People in movies don’t go to the bathroom. Unless they are Brad Pitt, they don’t necessarily eat. We seldom see them bathe, do housework, or sleep. Vast swathes of the human experience are not depicted in film. Lately, the complaint has been that people in movies are beautiful but not horny.
They aren’t shown expressing the attraction for one another that the audience has for them. They certainly aren’t shown doing anything about that attraction. And that’s true, but it seems as though at least part of the issue is that women are allowed to have characterization beyond “I’m hot for the hero.”
About the only female movie character who is openly sexual and not shamed for it is Morticia Addams. She is also portrayed as being in a heteronormative relationship, and if she’s hot for anyone other than Gomez, it doesn’t matter, because the full force of her sexuality is Gomezsexual. Now, there is a lot more to Morticia Addams than sexuality, and any conversation with her reveals further depths. And that is a key difference—the writers, at least of The Addams Family and Addams Family Values, developed Morticia. She is a fully realized character.
It’s not a new observation that a lot of writers only seem to know how to give one trait to a female character. For a lot of writers, being a girl is enough of a personality to be getting on with, and female characters don’t need developing beyond femininity. But moving those we have characters who are Strong Female Characters . . . but expressing emotions is not part of being a Strong Female Character. No matter what those emotions are. Because emotions are feminine, in this reckoning, and Strong Female Characters aren’t feminine.
We acknowledge that it’s bad for female characters to have their sole defining characteristic be “attraction to the hero.” What people may not think about is how often characters, even quite recently, existed with essentially the sole emotional arc of “attracted to the hero.” Even if they’re given more to do in the plot, they still don’t have a lot of characterization. The Shadow is definitely a lot more sexual than the MCU, regardless of the perpetual love interests, but Margo Lane’s entire personality is “psychic with the hots for Lamont Cranston.”
Maybe it’s not fair to pick on a silly action movie. So let’s look at The Fisher King. Mercedes Ruehl won an Oscar for her portrayal of a strong, fierce, independent woman . . . who was perfectly willing to let Jeff Bridges as Jack walk all over her. His character is vile, and she’s willing to give up her independence to wait on him. A lot of women won Oscars into the ’90s for playing that sort of role. These women could have sexuality, but only by sacrificing what made them interesting characters. And only aimed at Our Hero.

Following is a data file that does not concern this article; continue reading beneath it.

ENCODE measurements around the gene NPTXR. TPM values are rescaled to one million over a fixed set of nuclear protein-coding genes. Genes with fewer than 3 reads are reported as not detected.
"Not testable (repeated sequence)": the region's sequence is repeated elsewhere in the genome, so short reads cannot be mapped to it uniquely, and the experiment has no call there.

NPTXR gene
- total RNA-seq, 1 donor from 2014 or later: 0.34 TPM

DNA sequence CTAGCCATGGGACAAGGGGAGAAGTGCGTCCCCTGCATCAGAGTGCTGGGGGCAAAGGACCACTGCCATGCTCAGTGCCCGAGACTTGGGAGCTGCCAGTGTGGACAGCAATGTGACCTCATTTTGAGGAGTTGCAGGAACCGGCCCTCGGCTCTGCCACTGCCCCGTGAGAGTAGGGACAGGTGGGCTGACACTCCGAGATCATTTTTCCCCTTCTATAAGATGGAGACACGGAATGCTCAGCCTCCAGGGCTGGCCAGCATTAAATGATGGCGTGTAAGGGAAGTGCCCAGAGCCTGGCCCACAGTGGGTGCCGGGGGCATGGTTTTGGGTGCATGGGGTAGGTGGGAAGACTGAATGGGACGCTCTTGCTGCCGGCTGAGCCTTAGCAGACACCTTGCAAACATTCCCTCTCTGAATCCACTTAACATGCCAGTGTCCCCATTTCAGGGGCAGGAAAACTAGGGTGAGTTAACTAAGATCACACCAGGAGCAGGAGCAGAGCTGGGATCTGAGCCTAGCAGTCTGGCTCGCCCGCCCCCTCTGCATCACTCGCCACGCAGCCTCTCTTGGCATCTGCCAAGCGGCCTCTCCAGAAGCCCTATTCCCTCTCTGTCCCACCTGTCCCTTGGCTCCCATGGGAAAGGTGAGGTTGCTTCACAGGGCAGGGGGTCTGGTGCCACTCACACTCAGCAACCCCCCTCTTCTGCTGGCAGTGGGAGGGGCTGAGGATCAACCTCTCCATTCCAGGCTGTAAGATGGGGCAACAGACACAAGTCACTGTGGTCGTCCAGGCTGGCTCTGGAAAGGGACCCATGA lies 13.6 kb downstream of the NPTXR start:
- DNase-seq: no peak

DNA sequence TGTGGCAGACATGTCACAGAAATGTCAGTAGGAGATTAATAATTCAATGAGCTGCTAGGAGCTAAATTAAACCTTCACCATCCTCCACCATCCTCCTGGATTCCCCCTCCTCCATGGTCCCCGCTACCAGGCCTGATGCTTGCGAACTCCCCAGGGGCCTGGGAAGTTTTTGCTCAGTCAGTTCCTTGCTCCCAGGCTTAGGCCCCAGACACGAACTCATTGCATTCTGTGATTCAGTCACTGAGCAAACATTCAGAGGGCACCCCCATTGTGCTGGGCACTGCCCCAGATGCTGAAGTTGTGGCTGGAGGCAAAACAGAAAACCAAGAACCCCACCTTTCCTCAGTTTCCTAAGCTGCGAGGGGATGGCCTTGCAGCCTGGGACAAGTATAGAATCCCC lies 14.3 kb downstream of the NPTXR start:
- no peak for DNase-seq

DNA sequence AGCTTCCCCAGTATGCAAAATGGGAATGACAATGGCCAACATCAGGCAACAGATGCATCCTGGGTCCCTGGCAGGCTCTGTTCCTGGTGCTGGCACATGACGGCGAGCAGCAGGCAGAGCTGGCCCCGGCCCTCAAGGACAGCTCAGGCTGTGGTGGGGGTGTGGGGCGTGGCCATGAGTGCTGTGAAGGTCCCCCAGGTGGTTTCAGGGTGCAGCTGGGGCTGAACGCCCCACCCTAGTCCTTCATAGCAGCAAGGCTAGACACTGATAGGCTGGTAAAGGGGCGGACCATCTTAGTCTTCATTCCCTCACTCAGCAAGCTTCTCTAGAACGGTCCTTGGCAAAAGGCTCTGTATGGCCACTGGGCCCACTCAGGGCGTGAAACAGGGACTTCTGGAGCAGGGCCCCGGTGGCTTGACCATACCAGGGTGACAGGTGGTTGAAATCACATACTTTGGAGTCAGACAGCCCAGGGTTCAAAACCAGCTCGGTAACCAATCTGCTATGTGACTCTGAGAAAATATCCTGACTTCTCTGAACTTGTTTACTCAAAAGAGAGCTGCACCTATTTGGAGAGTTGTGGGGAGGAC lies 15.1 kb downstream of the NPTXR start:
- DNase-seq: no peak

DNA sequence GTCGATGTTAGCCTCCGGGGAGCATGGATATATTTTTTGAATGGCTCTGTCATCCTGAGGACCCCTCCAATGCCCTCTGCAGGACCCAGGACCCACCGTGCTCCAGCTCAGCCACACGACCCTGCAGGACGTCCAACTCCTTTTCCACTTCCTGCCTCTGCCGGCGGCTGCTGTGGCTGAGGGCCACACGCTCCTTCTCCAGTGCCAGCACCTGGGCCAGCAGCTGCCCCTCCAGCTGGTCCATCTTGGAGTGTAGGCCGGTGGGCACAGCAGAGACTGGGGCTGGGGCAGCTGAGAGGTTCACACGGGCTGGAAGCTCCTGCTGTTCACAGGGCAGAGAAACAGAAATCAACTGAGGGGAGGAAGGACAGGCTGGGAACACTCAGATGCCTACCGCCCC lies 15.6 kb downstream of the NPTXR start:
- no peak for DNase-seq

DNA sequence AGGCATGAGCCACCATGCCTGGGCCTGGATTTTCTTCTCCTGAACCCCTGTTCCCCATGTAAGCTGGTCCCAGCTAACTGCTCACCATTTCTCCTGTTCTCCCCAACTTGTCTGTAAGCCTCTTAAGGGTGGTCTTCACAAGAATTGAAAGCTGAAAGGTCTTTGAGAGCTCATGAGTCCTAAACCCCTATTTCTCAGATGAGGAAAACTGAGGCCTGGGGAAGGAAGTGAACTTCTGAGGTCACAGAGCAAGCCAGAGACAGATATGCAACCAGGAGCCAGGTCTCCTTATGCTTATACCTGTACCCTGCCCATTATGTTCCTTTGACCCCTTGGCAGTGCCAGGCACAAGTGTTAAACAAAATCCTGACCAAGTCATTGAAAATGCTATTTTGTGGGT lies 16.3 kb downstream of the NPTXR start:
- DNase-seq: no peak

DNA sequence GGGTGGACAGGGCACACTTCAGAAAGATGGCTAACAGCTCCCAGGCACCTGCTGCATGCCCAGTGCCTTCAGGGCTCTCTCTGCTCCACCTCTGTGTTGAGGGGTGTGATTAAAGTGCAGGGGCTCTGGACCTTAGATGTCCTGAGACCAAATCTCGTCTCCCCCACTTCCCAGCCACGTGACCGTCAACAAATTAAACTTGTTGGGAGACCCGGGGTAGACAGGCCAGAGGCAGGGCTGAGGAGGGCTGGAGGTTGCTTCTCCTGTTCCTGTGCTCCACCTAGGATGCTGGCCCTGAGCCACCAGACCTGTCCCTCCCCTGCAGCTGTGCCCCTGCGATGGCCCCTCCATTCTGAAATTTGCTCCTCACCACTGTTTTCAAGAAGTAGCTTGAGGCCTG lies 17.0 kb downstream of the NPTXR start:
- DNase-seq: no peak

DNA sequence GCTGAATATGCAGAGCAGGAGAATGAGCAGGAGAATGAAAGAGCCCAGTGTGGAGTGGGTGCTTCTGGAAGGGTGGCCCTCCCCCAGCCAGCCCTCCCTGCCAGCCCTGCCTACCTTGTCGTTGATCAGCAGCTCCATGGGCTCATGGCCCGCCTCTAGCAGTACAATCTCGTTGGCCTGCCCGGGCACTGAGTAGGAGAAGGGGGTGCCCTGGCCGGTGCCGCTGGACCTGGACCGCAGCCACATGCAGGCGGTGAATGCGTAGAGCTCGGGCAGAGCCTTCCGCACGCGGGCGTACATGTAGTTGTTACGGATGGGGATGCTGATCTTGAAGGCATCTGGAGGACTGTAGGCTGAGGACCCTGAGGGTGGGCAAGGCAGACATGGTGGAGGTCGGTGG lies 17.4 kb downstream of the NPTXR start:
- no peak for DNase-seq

Male characters have started, rightly, being criticized for treating women like they’re disposable. They are expected to actually learn about the women they sleep with. Which means they’re sleeping with fewer women. The writers aren’t going to take the plot time to develop the characters. And when the women matter to the plot, they do, and the thing they have started sacrificing is sexuality. It isn’t driving the plot, so it goes overboard.
One of the issues also seems to be that writers don’t seem to know how to show two intelligent, well-developed people who are physically attracted to one another. They don’t know how to make them interact beyond tension. In some ways, this may tie back into the inability of writers to show a happy relationship that isn’t just the happy ending. How do you develop two characters as people and still show them sexually? And never mind Gomez and Morticia. Or, heck, Nick and Nora Charles—they were during the Code, and it’s still practically text that they were going at it whenever they could.
If the movies have become a sexy but sexless world, we can hope it’s because they’re putting more effort into other aspects of the female characters’ personalities. It isn’t always, but it does seem to be part of it. And, yes, we can hope for a world where Morticia Addams and Nora Charles are allowed to be around—funny, intelligent women with a genuine interest in sex. But if I have to make the choice between sexuality and personality, I know which I choose.